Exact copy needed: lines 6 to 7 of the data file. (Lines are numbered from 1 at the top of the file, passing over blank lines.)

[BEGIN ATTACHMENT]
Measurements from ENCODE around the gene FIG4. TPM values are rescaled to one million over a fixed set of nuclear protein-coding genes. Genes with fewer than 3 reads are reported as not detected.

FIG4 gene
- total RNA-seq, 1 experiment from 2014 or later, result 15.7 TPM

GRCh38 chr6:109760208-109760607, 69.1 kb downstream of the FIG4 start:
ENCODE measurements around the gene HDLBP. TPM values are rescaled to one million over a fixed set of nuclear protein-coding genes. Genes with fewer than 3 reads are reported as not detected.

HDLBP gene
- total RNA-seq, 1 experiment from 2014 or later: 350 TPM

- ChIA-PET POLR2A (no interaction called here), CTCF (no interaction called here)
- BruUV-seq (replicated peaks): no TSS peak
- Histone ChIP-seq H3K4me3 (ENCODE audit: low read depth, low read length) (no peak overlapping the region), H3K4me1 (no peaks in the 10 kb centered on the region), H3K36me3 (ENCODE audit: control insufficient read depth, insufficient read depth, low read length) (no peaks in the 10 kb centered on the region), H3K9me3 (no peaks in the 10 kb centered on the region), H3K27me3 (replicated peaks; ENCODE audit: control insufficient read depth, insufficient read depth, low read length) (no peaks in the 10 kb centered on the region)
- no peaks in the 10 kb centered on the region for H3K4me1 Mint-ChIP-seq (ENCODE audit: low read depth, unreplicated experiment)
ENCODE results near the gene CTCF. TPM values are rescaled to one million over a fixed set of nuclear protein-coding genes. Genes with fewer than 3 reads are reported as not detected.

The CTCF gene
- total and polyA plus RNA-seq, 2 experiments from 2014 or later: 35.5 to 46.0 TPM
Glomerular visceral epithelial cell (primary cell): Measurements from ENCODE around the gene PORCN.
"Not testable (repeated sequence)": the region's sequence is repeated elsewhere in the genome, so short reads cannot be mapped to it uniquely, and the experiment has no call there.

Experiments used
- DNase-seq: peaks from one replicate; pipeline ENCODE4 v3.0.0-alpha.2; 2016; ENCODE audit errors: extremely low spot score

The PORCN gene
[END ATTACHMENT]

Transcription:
HDLBP gene
- total RNA-seq, 1 experiment from 2014 or later: 350 TPM